Remember, this rating is based on Game User Ratings in our database and is subject to real-time change even now. If you haven’t already rated your Metroid collection, please add your scores and potentially influence the order below. Interesting!
What is the best? Metroid Game of all time? Revealed and released in 2021 of ‘Metroid 5’, aka fear of Metroid, sparked a wave of excitement and kept many of us coming back to revisit games in the franchise or catch up on games we missed the first time around. We have compiled our personal ranking of the best Metroid games from long time ago with great Prime Minister Metroid at number one, but while we enjoy the Dread – and patiently wait for more information on the non-stop development Prime Minister 4 — we think it’s time for Nintendo Life readers to speak up.
We asked you to rate your favorites and now we proudly present Reader ratings Summary of every Metroid game ever. Remember, This list is not permanent. The ratings below dynamically update based on the User Ratings of each game in the Nintendo Life game database. This means that it is quite possible to affect the order right now. If you haven’t already rated your favorite Metroid games, simply click on the ‘star’ of the game you want to rate, specify a score and potentially influence the list.
Ready? Let’s recharge our Armed Cannons, replenish our Missiles and head out…
Note: We have included both remakes and spin-offs, although there are some exclusions: Metroid Prime Hunters: The First Hunt and Metroid Prime: Ball Blast Both are essentially demo versions of the games with the underlying feature, so they’ve been omitted, as is the GBA NES Classics port of the original.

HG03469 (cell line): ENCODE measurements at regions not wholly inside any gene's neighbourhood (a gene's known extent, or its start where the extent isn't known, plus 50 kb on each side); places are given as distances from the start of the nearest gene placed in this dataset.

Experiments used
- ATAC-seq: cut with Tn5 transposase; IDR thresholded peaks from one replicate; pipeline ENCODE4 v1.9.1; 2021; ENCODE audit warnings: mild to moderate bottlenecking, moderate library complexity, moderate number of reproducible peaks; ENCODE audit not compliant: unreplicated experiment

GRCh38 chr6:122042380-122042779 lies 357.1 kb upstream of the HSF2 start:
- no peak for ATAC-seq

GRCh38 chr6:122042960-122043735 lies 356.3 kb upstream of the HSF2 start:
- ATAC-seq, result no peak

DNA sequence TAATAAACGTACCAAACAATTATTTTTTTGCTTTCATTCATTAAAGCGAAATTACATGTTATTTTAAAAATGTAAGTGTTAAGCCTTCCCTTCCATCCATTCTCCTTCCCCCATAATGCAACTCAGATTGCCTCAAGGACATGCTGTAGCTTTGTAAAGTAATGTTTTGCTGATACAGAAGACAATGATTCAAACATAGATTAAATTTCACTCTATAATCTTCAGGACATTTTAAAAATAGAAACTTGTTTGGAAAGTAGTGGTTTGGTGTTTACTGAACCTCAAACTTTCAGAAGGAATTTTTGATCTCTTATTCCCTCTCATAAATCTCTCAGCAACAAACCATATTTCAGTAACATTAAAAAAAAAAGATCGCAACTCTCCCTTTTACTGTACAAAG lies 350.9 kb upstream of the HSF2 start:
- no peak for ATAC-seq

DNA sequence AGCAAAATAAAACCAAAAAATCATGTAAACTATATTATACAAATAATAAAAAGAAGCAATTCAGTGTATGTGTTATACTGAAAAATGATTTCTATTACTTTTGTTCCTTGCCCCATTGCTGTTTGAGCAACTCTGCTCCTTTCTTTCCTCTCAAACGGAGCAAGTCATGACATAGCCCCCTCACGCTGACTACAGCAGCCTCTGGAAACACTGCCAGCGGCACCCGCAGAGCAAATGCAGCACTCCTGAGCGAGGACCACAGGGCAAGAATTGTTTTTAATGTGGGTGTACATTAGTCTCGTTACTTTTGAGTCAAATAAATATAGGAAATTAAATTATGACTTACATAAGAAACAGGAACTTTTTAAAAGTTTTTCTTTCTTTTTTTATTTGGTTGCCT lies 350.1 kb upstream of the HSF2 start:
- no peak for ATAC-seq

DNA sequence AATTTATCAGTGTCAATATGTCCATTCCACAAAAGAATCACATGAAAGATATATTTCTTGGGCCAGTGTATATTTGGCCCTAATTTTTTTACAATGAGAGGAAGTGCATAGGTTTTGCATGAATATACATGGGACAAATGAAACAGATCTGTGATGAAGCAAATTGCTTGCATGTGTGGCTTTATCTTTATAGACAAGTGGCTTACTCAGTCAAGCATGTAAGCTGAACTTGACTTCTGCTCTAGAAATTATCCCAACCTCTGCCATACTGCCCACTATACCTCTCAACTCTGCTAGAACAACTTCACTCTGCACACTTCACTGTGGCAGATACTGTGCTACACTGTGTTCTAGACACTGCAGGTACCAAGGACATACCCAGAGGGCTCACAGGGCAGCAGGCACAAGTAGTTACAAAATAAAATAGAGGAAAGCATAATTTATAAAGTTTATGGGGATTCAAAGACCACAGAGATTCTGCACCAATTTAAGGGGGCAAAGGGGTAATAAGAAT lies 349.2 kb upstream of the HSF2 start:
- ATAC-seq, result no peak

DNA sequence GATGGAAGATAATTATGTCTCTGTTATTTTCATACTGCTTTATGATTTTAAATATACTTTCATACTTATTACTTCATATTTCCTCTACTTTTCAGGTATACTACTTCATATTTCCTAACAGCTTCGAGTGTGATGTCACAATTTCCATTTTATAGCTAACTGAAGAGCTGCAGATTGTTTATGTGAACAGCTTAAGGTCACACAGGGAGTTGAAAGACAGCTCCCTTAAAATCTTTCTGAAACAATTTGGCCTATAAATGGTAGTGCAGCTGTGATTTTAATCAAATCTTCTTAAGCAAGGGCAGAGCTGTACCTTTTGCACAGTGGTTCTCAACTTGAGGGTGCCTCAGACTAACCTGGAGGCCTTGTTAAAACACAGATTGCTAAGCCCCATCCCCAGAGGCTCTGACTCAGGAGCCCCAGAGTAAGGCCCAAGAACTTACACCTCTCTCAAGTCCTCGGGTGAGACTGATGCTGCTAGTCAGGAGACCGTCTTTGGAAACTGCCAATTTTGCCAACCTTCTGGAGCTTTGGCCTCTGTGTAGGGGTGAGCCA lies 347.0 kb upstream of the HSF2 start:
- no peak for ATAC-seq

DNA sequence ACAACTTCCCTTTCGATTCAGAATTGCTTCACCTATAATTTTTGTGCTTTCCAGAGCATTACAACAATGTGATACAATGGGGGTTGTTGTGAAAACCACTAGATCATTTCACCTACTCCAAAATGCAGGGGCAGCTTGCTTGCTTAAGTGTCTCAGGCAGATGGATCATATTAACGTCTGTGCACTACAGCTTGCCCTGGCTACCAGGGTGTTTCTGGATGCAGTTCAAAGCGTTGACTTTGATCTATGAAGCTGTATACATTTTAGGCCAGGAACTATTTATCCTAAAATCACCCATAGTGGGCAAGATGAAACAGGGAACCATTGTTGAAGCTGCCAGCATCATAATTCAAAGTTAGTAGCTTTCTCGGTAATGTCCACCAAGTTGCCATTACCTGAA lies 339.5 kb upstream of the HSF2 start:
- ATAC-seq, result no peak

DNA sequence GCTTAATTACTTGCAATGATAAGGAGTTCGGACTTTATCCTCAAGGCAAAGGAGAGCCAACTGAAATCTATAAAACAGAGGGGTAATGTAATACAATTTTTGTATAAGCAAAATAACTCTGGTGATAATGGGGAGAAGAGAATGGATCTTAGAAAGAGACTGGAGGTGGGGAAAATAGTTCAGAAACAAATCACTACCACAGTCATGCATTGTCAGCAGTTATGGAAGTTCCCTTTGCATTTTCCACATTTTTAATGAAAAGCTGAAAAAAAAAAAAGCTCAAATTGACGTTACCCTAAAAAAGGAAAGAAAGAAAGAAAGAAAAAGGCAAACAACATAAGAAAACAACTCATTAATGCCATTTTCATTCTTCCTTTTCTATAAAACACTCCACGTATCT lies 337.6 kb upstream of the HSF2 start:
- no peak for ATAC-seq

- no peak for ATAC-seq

We have also included Metroid Prime trio which, as the title suggests, is a compilation of three Prime games. If this annoys you, just imagine it’s not there and you’ll have your rankings in individual games. That’s it!
Publishing company: Nintendo / Developers: Next level game
Despite the overwhelming hate, it was subject to subsequent release, Metroid Prime: Federation Forces is a very impressive package, slick and playable — our only real complaint is that during online play the lack of voice chat becomes annoying and the built-in chat functionality of The game is an inappropriate substitute. Aside from that, Next Level Games has treated the franchise with the respect it deserves when it comes to successfully bringing co-op multiplayer into the Prime universe, albeit in a form that doesn’t please those who don’t. die-hard fans have been starving for ‘proper’ Metroid content.
While you don’t get to play as Samus, this game is all about the unknown soldier — an ordinary marine who has signed up for military service in the Galactic Federation. Once you have accepted the Federation Forces To be than what it Notit turned out to be a much easier game to enjoy and a perfectly decent Metroid spin-off.
Publishing company: Nintendo / Developers: Nintendo Software Technology
Metroid Prime: Hunter it’s Nintendo’s attempt to bring 3D first-person Metroid Prime gameplay to your DS, and all told it’s a pretty good game. It takes place between the events of the first two games in the Prime series and sees Samus investigating the Alimbic Cluster to find and recover artifacts scattered throughout the solar system. Meanwhile, she is hunted by six other bounty hunters vying for her blood.
It feels pretty limited these days, but on 2006’s DS, with three other players gathering around to play some multiplayer cards, this felt like a little bit of magic.
Publishing company: Nintendo / Developers: ninja team